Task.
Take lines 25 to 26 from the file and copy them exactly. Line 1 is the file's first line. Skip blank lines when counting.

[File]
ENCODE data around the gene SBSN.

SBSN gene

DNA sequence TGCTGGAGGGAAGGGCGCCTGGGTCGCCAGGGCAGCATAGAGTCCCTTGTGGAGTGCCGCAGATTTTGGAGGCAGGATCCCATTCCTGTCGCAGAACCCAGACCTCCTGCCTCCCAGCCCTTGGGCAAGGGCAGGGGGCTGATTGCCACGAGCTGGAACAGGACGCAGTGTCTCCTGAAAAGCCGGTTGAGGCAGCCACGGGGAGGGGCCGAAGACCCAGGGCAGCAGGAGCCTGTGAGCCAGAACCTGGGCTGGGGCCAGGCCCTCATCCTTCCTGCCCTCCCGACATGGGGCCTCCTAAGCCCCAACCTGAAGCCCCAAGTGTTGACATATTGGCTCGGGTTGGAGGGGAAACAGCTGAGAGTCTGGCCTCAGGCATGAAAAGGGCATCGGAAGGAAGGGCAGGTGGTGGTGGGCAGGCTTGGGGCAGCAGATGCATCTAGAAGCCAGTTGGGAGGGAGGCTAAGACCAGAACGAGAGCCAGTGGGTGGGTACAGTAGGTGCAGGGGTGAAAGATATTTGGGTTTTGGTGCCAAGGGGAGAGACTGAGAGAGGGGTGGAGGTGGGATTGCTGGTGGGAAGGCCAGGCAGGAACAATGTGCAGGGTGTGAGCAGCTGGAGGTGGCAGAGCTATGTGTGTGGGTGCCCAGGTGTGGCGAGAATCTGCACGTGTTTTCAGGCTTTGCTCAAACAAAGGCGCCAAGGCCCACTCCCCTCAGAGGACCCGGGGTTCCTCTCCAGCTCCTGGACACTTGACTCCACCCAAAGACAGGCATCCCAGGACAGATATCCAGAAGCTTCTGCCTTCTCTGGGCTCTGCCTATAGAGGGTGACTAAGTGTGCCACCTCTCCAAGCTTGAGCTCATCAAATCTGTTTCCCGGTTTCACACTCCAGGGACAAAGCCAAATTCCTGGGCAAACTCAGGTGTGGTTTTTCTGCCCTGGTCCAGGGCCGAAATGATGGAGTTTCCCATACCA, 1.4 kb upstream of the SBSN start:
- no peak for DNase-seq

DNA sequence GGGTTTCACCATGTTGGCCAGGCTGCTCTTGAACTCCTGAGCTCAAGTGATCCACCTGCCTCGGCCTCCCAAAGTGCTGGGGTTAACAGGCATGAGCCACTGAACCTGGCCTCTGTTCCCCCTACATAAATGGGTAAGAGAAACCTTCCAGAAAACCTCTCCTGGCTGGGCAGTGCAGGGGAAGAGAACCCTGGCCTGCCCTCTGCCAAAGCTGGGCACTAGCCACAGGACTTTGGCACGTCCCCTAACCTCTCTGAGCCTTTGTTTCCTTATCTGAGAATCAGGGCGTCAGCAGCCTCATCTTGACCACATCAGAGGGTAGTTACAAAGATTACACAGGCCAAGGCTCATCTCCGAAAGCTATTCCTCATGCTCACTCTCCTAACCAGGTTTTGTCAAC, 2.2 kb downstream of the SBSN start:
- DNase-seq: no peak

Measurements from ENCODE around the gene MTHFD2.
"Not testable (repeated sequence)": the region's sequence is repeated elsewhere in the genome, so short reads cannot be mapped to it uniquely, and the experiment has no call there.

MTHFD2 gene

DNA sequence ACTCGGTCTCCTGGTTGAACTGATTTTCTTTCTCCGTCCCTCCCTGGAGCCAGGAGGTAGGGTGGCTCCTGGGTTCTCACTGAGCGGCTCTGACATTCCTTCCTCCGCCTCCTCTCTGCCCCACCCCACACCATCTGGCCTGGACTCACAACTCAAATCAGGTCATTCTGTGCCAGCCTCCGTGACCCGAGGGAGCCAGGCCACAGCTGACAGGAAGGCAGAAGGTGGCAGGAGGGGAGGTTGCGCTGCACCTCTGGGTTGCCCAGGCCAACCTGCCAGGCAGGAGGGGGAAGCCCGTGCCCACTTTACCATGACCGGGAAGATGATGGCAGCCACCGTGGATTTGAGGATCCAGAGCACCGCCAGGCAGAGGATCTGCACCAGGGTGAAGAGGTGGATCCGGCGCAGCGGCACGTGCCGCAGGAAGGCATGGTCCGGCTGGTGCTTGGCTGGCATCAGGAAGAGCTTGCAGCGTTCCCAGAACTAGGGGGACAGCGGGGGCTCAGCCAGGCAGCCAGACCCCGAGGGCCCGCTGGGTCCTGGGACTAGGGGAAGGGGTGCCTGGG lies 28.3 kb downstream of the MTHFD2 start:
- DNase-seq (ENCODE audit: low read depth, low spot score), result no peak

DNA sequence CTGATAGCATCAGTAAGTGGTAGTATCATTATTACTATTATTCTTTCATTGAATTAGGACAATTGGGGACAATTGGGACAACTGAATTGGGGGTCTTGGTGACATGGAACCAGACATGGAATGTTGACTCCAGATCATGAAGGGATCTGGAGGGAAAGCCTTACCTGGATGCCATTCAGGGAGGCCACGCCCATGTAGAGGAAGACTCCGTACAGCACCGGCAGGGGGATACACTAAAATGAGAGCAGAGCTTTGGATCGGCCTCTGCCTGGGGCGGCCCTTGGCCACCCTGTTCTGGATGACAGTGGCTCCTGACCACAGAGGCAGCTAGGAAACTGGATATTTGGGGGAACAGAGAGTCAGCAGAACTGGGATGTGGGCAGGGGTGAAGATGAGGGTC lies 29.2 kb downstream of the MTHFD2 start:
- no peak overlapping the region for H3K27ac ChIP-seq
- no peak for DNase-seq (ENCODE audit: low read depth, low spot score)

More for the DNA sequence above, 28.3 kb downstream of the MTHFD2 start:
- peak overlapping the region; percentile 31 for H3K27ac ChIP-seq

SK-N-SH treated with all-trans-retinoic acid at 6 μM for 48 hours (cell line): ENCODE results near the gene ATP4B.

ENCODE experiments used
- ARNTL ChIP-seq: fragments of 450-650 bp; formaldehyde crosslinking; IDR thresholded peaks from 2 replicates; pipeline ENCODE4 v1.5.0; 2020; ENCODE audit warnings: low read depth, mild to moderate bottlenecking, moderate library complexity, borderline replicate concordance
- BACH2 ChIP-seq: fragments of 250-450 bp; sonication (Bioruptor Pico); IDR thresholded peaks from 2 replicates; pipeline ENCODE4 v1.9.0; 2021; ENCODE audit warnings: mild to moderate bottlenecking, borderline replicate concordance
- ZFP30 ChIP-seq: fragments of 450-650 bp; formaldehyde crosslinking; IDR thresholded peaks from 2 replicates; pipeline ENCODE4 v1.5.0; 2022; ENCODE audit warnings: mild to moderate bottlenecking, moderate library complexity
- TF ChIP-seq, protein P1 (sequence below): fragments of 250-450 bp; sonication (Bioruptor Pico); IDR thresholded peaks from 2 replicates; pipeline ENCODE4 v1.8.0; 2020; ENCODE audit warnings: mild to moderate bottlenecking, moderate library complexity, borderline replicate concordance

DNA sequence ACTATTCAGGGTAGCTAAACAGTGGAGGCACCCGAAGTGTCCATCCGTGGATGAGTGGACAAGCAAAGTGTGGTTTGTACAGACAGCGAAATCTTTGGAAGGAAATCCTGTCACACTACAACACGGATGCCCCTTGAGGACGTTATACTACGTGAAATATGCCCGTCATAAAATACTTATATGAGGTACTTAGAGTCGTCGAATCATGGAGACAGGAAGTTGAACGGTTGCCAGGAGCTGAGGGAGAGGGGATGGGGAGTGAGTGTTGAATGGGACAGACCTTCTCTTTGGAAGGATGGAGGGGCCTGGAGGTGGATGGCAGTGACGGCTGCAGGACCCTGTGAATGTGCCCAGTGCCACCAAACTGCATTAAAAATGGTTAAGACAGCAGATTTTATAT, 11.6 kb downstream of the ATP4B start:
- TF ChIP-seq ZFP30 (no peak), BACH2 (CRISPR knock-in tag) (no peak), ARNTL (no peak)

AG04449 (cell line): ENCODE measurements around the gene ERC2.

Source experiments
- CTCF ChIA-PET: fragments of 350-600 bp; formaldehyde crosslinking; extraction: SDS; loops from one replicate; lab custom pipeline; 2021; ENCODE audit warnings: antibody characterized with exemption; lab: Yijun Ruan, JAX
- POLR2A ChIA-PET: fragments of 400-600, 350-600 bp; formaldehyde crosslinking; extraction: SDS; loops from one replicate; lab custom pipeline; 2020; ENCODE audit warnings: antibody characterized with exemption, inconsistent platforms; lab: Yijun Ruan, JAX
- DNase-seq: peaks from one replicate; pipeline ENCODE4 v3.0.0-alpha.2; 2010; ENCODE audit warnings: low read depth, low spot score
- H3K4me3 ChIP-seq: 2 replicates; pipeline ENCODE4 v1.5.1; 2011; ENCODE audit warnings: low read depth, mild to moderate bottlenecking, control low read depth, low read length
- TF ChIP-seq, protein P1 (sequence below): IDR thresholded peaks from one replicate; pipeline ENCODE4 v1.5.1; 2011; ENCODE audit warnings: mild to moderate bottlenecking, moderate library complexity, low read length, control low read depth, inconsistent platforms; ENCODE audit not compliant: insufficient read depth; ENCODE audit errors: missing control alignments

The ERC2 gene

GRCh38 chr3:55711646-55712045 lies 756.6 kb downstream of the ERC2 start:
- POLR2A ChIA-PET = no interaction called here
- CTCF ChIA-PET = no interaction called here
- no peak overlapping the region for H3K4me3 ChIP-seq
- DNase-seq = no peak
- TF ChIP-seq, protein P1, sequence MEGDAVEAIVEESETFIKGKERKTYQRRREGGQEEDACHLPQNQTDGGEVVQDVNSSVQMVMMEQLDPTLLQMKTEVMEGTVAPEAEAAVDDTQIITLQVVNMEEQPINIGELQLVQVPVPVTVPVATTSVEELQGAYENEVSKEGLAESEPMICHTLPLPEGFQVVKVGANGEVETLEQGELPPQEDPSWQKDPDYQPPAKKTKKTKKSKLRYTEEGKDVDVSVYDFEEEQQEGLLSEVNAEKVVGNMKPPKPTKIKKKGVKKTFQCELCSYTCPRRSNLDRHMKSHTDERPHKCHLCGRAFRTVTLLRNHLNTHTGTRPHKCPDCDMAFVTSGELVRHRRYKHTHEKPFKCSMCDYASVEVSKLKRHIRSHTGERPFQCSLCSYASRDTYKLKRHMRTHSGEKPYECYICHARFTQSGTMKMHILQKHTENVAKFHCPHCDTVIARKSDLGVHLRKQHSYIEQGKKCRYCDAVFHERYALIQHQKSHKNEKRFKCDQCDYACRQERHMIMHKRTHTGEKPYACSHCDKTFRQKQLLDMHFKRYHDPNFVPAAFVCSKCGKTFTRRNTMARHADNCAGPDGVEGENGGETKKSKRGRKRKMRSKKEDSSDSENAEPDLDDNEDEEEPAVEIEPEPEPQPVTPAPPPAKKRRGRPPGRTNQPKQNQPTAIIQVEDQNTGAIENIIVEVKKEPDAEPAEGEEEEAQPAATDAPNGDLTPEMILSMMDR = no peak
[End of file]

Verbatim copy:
AG04449 (cell line): ENCODE measurements around the gene ERC2.

Source experiments